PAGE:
It may have just opened, but Barolo Wine Bar & Trattoria could be the most popular restaurant in New Canaan.

Ask resident Shawnee Knight. "We had to wait like a half hour to get a table," she said last Thursday night, when crowds kept the place hopping late into the evening.

But she said it was worth it. Owing to the food, atmosphere and social center, this looks to be a place that will be pleasing New Canaan residents for some time to come.

Eric Grant, one of the four owners, whom many people know as a resident and a volunteer town emergency medical technician, is calling the response "just insane.

"We had to turn people away on a Wednesday," he said last week. The 136 Main St. establishment opened two weeks ago. "We're not bragging, but we think we're doing a good job."

At the heart of Barolo is the food and drink that likely could be found in the tiny Italian village for which it's named that is situated between Genoa and Turin. Two of the other owners -- Giuseppe Castelano and Raffaele Gallo, who are the expert chefs in the kitchen -- are from Italy and bring that authenticity to flavor and style.

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"Our two partners in the kitchen, one is from Capri and one is from Naples. They're real, live Italians guys. They use their hands when they talk and everything," Grant joked.

The fourth partner, Gary Weinstein, of Greenwich, has a connection to Grant, insofar as he mentored under him at Goldman Sachs on Wall Street 30 years ago. They not only remained close friends, but Weinstein met his wife through Grant.

"I was his trainee," Weinstein said.

Grant and Gallo were the co-owners of Toscana Italian Restaurant in Ridgefield for many years, but sold it in 2009. Other restaurants followed in Manhattan and Cambridge, Mass., aided by Castelano's involvement.

But this latest effort was a long time in coming, and almost never happened.

More than five years ago, Weinstein said, "Eric wanted to put a restaurant here before there was anything in this space."

The landlord of 136 Main St., however, opted for a furniture store instead, which was relatively short-lived. After it closed, the restaurant Tuscan Osteria and Mercato operated for a period before closing last year.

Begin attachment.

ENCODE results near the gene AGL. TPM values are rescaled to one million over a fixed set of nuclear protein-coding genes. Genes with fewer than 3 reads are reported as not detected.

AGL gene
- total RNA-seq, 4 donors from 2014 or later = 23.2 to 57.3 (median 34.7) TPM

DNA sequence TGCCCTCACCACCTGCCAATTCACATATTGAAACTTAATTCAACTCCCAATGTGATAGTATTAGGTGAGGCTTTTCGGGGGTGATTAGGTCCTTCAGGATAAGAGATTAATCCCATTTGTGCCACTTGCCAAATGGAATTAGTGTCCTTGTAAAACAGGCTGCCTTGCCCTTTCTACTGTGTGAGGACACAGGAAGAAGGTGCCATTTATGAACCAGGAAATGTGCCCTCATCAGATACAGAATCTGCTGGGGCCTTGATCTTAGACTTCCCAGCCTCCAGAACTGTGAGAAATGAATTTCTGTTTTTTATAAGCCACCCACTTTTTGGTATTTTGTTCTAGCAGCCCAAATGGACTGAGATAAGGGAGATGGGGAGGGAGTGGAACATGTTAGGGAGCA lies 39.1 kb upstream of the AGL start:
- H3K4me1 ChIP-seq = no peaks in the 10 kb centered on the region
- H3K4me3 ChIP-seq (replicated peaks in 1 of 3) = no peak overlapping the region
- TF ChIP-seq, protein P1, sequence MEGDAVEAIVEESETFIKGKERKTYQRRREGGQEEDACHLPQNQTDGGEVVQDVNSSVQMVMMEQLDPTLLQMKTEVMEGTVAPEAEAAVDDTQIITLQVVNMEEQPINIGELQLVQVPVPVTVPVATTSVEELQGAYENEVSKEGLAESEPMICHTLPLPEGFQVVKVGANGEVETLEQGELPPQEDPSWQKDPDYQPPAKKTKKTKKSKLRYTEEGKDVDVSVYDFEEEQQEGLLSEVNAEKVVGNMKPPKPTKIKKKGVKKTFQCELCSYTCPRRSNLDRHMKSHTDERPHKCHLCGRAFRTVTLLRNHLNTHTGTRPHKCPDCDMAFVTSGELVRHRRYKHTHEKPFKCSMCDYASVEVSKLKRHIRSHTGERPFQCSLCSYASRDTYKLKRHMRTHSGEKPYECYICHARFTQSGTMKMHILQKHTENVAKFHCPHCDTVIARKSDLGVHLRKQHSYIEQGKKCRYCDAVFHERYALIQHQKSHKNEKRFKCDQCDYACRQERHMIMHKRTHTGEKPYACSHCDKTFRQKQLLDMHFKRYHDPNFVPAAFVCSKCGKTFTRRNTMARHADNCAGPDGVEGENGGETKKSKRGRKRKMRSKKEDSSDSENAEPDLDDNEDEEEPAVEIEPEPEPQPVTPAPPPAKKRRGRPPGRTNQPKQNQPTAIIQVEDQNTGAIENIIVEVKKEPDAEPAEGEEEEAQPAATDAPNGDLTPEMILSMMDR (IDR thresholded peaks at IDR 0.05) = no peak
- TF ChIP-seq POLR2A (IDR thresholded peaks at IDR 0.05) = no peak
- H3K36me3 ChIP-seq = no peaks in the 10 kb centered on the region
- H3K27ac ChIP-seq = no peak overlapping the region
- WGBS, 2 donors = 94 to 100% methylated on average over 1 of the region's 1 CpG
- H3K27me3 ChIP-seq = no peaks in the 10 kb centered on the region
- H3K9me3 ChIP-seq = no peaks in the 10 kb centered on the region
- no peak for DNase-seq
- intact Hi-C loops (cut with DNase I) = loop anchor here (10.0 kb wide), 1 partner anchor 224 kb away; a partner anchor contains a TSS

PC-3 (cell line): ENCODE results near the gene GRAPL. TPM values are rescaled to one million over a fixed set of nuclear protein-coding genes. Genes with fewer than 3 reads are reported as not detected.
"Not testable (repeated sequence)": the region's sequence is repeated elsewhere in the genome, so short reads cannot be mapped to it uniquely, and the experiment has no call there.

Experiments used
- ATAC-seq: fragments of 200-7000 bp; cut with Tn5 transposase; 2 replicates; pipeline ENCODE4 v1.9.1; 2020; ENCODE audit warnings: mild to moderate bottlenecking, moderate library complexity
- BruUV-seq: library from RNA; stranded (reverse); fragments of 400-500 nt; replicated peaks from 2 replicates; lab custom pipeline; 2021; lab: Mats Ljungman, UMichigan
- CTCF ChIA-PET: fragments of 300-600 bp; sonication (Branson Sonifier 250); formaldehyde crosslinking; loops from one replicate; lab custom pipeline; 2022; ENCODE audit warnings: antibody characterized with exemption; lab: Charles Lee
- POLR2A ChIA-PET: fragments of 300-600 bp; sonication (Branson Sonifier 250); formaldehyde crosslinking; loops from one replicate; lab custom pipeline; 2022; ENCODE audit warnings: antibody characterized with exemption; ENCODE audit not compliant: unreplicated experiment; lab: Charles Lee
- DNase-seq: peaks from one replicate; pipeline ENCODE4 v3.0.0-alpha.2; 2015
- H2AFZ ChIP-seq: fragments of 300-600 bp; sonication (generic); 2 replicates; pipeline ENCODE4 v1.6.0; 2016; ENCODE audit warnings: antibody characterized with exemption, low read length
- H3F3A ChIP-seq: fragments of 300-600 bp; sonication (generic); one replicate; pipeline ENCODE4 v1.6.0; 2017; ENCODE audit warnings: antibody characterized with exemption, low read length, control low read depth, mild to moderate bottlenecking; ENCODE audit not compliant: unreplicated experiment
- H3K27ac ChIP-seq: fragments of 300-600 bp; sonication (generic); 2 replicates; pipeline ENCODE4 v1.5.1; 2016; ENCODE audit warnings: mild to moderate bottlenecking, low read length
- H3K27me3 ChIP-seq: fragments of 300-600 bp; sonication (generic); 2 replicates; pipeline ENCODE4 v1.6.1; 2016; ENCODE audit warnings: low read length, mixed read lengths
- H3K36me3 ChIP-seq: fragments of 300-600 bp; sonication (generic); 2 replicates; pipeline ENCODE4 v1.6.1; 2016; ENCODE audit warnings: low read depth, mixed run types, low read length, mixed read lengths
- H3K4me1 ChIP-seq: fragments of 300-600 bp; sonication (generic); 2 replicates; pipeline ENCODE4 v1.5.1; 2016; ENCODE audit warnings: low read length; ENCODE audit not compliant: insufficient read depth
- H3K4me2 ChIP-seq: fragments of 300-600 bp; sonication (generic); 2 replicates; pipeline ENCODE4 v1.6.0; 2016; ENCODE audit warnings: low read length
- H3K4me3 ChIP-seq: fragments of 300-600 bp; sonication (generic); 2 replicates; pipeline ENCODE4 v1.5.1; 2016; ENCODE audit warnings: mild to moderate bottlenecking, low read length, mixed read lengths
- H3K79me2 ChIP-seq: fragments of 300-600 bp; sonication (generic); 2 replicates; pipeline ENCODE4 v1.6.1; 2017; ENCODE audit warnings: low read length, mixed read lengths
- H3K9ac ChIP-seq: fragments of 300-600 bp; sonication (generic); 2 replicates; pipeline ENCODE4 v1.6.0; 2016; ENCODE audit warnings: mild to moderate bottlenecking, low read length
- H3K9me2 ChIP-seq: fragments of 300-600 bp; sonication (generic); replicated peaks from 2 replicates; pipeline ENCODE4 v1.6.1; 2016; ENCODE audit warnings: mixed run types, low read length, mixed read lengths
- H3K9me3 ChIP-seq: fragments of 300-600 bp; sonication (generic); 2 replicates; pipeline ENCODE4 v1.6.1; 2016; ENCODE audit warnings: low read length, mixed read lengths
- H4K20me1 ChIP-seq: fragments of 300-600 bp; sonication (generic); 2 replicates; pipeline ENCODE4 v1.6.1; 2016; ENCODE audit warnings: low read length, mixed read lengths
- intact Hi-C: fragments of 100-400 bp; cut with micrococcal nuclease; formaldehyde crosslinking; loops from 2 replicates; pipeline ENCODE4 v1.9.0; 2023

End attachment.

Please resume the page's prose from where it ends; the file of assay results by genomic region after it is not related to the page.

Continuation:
The third time apparently was the charm, as Grant and his partners were able to secure the lease.

The owners are proud of the interior design and decor, including their choice of wine-color motifs, the beauty of an antipasto bar and the overall large, but cozy dining rooms.

"We've tried to keep it clean and simple," Weinstein said.

Grant is quick to credit friends and family with the various design choices.

"We have very creative friends who are artists," he said, "and our wives."

Equal care seems to have been taken with the menu, too, which offers a variety of options, one of which, the carciofi, Weinstein said, is a unique appetizer of baby artichokes and lemon zest that you won't find anywhere else.

"We make everything from scratch," he said. "We make our own bread. We make our own pasta. We make our own desserts.

"About 80 percent of our ingredients are imported from Italy, so we're trying to give an authentic Italian experience," he said.

And it seems to be working.

"People really like the look," Grant said. "They love the bar area."

Even the acoustics, he said, seem to have the perfect tone.

"A little bit of noise is good, but you want to be able to hear the people at your table," he said.

"It was really good," Knight said. "The food was really great. The service was really good. We'll definitely go back."

The restaurant is open from noon to 10 p.m. Monday through Saturday and 5 to 9 p.m. Sunday. For information, visit or call 203-920-1515.

Jarret Liotta is a freelance writer.